Freelance sites are notorious for short-term low-pay jobs, even the premium ones like Upwork (my favorite). But what you didn’t probably know is that the most successful freelancers can skip those kinds of jobs and the never-ending proposal battles for getting them altogether.
Here’s my story of what happened once I raised my hourly rate on Upwork to $199. Interesting things happened! 🙂
My normal policy
I usually don’t do much work with any hourly-based compensation as it effectively prohibits value-based pricing. Trading your time for money as a freelancer is not so much different from being employed in terms of the payoff, so why bother? I’ve always found it fairer to the client and much better business for myself to set a fixed price on a job based on how important the end result is for the client.
On top of that, my value-added services make the deal worth taking and paying a lot higher price than what perhaps a “normal” software engineer would be worth. Most of my clients are startups these days, so being deep inside the startup ecosystem of the clients is a big advantage.
Hourly-based deals have been the last resort “when everything else fails,” so to say. Sometimes, my client needs someone to be involved in a small role which doesn’t take much time but the effort and timing cannot be anticipated in advance. Then and only then… 😉
Anyway, because the platform has the built-in property of portraying the hourly rate together with total earnings and portfolios, I figured perhaps that’s something I could use.
It has been some time now since I made the move. At a point when I got so occupied with long-term projects that I didn’t expect much to be done via Upwork anyway, I thought even if no jobs came to me with the perceived cost being too high, I wouldn’t lose many opportunities that I could realistically take.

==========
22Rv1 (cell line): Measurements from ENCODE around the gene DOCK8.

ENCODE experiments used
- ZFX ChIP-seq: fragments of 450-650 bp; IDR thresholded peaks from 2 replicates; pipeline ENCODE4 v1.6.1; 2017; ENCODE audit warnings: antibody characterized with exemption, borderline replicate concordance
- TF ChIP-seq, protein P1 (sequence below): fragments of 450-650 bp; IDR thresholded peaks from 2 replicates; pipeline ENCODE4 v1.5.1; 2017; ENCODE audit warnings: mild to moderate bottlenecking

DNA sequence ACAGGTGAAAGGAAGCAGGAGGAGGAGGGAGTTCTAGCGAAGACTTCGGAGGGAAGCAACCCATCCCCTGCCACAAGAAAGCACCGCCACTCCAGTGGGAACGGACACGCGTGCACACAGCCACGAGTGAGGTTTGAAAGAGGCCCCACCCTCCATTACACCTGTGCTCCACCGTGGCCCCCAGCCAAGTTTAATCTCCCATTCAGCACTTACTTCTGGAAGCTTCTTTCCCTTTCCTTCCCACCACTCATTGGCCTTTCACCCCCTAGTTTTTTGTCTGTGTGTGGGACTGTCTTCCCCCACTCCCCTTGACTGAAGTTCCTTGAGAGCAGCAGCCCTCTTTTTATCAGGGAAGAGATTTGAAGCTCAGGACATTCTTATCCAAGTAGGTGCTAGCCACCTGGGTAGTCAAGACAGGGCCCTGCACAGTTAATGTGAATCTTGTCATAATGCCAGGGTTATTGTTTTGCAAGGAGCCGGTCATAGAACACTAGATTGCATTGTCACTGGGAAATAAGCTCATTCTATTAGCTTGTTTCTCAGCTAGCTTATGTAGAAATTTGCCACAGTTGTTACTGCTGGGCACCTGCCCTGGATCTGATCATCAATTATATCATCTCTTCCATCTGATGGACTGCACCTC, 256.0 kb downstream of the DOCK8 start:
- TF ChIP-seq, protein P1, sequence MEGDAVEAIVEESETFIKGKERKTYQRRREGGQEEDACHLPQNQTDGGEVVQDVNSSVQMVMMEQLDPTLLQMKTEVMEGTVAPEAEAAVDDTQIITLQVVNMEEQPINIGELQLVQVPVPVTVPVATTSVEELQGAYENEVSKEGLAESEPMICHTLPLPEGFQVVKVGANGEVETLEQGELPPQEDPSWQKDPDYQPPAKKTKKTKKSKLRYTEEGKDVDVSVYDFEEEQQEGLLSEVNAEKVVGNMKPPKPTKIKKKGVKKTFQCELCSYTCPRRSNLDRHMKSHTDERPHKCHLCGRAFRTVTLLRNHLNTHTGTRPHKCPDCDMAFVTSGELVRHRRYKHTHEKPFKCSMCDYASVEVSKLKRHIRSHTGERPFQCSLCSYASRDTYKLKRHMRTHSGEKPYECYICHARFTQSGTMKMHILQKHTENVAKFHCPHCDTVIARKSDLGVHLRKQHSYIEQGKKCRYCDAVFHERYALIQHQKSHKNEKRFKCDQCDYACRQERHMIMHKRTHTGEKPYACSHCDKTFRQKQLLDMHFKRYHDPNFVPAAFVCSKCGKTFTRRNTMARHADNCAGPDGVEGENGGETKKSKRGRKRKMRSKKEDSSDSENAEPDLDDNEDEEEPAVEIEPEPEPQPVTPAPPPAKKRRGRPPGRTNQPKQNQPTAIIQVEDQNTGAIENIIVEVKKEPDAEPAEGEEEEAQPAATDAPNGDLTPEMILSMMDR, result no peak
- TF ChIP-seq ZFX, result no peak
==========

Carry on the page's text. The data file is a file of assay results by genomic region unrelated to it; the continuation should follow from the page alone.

Of course, since the platform records all projects in the work history, it would be practical to have a small gig there with an hourly rate of $199. It might help in:
- bringing more high-end clients
- filtering out window-shoppers and other strange clients
- keeping the profile active in general with highly paid projects
That being said, as I did very few jobs with hourly-based billing in the first place, I didn’t expect much. Just try and see.
What happened was pretty interesting. All of the three points realized on Upwork! And something even more!
On Upwork, I got invited to a job for an Australian startup client who didn’t care about anything else than getting his starting point set right. The kind of person with a solid management background who understood the cost of starting on the wrong path which in his case would be months of paid development of a software product that would not be sellable. This guy totally appreciated my input and chats for a couple of hours. So basically, I got paid for phone time and for writing down a short statement report that he could take forward to his stakeholders. Brilliant!
A great gig, great feedback, and a happy client regardless of the rate. Or exactly because of it!